Who could fail to be excited by commanding an army of machines
I hate to give away my age, but when I was young the argument for learning computer programming was that you could ‘organise your record collection’.
There’s something for everyone to mock in that phrase. Firstly, we should never trust anyone who collates enjoyment. Secondly, the fact that I’m old enough to remember vinyl records might amuse younger readers.
Back then the obsessives, who wrote programmes in Basic in order to categorise their singles and albums, should have been stifled. But they were allowed to multiply, like Japanese knotweed, and now they choke the enjoyment from any event, in their desperation to film everything. Holding their smart phones and iPads aloft, they’ll block the view of the cup final, your daughter’s school play and a road accident on the M1. All in the name of capturing content, which they can categorise later.
One of my regrets is not learning enough languages. Both forms of communication, that is, human and computer. Now that machines are all busily talking to each other, we language laggards could become marginalised.
Over the decades, a variety of governments, training boards and IT companies have attempted to address this. But their half hearted advice, exhorting us all to ‘get into computer programming’ have never really inspired many people. They make the careers sound so dreary. Who wants to become a half-man half desk creature, imprisoned in a windowless office, performing disembodied tasks?
The agencies that market IT training have no empathy for technology careers. Oh yes, they’ll take the money, but I don’t think they understand the brief. Instead of describing the endless creative potential of IT, they sell the promise of a steady job in banking. So millions pass up on the chance to create music, write games and invent things because the educators couldn’t sell the idea.
I don’t know about you, but the words programming, development and coding don’t exactly stiffen the sinews and summon the blood. But we desperately need someone to help us popularise M2M programming.
Maybe we should look to the film industry for inspiration.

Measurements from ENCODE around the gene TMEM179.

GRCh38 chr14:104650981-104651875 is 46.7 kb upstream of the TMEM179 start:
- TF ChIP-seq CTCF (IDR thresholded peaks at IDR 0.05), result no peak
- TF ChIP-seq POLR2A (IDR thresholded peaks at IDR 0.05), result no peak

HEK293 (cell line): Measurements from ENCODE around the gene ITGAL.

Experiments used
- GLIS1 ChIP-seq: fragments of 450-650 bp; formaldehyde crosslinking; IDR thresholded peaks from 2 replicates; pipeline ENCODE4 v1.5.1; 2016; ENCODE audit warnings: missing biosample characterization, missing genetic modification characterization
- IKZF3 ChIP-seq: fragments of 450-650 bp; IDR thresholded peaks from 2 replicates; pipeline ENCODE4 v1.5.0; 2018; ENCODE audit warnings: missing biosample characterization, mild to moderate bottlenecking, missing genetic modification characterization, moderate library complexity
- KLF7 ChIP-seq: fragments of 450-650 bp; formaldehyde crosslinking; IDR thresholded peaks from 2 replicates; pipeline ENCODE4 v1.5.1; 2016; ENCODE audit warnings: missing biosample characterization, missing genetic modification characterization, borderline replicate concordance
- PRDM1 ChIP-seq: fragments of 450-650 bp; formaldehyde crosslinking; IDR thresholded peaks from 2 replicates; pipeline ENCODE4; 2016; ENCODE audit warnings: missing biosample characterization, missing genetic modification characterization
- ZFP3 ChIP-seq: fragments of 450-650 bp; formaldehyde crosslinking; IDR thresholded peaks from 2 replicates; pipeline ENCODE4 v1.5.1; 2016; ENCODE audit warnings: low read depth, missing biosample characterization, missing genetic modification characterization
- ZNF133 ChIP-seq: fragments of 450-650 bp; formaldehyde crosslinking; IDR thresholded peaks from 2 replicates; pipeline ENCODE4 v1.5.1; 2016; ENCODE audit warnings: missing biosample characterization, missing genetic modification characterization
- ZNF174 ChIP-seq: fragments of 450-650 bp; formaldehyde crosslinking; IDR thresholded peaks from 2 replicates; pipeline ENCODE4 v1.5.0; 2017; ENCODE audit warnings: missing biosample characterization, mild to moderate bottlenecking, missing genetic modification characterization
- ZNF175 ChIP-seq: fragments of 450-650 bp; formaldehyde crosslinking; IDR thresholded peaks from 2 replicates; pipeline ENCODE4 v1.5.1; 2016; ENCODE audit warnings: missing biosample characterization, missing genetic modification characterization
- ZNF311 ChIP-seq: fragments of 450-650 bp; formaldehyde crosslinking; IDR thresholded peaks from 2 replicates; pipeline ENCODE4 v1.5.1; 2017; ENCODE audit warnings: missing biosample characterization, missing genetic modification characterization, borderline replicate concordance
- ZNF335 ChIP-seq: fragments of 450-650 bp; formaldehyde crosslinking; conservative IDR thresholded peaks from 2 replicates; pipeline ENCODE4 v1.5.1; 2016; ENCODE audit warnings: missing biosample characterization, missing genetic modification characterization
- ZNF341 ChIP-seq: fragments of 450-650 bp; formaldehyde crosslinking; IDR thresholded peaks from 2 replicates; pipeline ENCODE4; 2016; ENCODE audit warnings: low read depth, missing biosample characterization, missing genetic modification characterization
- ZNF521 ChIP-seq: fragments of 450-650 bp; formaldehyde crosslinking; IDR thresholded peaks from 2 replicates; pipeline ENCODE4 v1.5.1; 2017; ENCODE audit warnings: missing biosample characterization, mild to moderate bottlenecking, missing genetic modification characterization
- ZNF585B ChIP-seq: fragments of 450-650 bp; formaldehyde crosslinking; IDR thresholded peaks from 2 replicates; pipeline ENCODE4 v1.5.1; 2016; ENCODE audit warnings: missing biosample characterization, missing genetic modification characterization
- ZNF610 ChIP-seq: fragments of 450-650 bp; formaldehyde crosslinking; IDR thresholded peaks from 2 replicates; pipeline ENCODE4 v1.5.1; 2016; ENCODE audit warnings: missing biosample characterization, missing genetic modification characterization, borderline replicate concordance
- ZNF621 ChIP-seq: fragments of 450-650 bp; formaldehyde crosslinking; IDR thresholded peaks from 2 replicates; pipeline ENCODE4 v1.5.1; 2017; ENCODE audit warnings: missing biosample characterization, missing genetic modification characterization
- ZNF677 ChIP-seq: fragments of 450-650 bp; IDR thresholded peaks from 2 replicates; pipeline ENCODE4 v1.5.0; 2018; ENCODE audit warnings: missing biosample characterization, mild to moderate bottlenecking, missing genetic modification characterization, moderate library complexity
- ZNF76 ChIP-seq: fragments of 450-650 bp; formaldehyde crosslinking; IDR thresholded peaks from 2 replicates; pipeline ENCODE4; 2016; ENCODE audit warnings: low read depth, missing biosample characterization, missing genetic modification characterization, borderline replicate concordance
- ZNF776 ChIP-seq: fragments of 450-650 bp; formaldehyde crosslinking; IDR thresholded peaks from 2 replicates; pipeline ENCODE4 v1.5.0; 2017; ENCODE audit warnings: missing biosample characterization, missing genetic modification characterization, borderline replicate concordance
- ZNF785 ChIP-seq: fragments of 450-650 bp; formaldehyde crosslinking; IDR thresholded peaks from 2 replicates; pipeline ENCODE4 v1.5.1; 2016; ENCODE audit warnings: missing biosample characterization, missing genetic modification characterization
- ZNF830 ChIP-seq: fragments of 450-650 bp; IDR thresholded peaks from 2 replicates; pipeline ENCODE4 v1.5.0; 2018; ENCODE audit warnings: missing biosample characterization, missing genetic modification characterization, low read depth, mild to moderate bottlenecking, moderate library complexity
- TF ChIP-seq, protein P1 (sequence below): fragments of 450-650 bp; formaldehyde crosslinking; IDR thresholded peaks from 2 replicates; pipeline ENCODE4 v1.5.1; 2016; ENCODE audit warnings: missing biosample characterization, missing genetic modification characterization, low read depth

I was hoping that the Alan Turing bio-pic, The Imitation Game, would be a good start. What could be more inspiring than a man who won a war by inventing a computer, cracking the enemy code and inspiring an entire industry? Surely that story would incite the nation’s youth to take up IT.
Or so I thought, until I saw the film. The poor man was bullied at school for being a swot. Then, despite saving hundreds of thousands of lives and shortening World War II, he was brutally oppressed by the country he saved. To make matters worse, the script implied he knowingly worked alongside a Russian Spy who was leaking secrets – a story line with no absolutely factual basis. Even in death, the film makers took liberties with Britain’s greatest ever computer pioneer. “If that’s coders get treated,” students will think, “I’m out.”
Personally, I think Dr Evil from the Austin Powers films is a more positive role model for the Internet of Things. Like his predecessor, Dr No (from the Bond films) he has a genius for creating automated killing machines.
OK, so they’re both baddies, but boy, do they know how to command an army of machines? Who could fail to be inspired by a man who creates a radio beam weapon that brings down a space launch? Watching those scenes makes me want to create my own M2M weapon system (I’m planning to automate an army or mirrors, that could all direct sunlight onto a single point, so that I could fry Motorway Accident Rubber Neckers like ants under a magnifying glass).
Progress Software claims its new Rollbase System helps anyone learn how to command machines. I’m intending to review whether this is true. If you read any stories about Fry Ups on the M1, you’ll know the Progress could be onto something.